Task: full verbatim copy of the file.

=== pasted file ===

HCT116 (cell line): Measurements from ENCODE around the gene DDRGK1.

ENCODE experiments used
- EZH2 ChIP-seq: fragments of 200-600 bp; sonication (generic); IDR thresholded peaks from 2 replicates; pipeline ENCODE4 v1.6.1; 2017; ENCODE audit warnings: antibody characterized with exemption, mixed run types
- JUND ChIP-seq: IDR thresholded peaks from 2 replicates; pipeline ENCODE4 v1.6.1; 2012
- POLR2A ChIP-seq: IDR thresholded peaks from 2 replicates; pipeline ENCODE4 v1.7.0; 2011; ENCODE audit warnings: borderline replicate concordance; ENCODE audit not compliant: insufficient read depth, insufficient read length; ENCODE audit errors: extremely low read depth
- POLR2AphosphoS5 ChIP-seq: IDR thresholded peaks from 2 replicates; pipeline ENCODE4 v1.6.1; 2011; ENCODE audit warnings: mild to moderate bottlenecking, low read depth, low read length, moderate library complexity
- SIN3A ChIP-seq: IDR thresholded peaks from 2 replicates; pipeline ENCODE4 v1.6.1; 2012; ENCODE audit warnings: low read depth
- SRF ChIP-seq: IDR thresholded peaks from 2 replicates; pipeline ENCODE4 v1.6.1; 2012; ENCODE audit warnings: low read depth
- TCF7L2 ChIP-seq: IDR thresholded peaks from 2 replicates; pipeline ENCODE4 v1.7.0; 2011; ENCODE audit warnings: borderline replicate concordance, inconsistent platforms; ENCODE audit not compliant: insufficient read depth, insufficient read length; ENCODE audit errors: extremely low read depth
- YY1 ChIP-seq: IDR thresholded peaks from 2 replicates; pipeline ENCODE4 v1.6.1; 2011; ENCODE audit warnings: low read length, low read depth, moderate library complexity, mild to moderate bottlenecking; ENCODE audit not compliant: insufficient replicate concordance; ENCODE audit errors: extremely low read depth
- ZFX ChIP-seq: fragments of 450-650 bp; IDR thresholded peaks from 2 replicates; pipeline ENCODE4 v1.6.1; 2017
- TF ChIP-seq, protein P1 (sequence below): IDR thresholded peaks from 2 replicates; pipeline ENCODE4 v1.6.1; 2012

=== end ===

HCT116 (cell line): Measurements from ENCODE around the gene DDRGK1.

ENCODE experiments used
- EZH2 ChIP-seq: fragments of 200-600 bp; sonication (generic); IDR thresholded peaks from 2 replicates; pipeline ENCODE4 v1.6.1; 2017; ENCODE audit warnings: antibody characterized with exemption, mixed run types
- JUND ChIP-seq: IDR thresholded peaks from 2 replicates; pipeline ENCODE4 v1.6.1; 2012
- POLR2A ChIP-seq: IDR thresholded peaks from 2 replicates; pipeline ENCODE4 v1.7.0; 2011; ENCODE audit warnings: borderline replicate concordance; ENCODE audit not compliant: insufficient read depth, insufficient read length; ENCODE audit errors: extremely low read depth
- POLR2AphosphoS5 ChIP-seq: IDR thresholded peaks from 2 replicates; pipeline ENCODE4 v1.6.1; 2011; ENCODE audit warnings: mild to moderate bottlenecking, low read depth, low read length, moderate library complexity
- SIN3A ChIP-seq: IDR thresholded peaks from 2 replicates; pipeline ENCODE4 v1.6.1; 2012; ENCODE audit warnings: low read depth
- SRF ChIP-seq: IDR thresholded peaks from 2 replicates; pipeline ENCODE4 v1.6.1; 2012; ENCODE audit warnings: low read depth
- TCF7L2 ChIP-seq: IDR thresholded peaks from 2 replicates; pipeline ENCODE4 v1.7.0; 2011; ENCODE audit warnings: borderline replicate concordance, inconsistent platforms; ENCODE audit not compliant: insufficient read depth, insufficient read length; ENCODE audit errors: extremely low read depth
- YY1 ChIP-seq: IDR thresholded peaks from 2 replicates; pipeline ENCODE4 v1.6.1; 2011; ENCODE audit warnings: low read length, low read depth, moderate library complexity, mild to moderate bottlenecking; ENCODE audit not compliant: insufficient replicate concordance; ENCODE audit errors: extremely low read depth
- ZFX ChIP-seq: fragments of 450-650 bp; IDR thresholded peaks from 2 replicates; pipeline ENCODE4 v1.6.1; 2017
- TF ChIP-seq, protein P1 (sequence below): IDR thresholded peaks from 2 replicates; pipeline ENCODE4 v1.6.1; 2012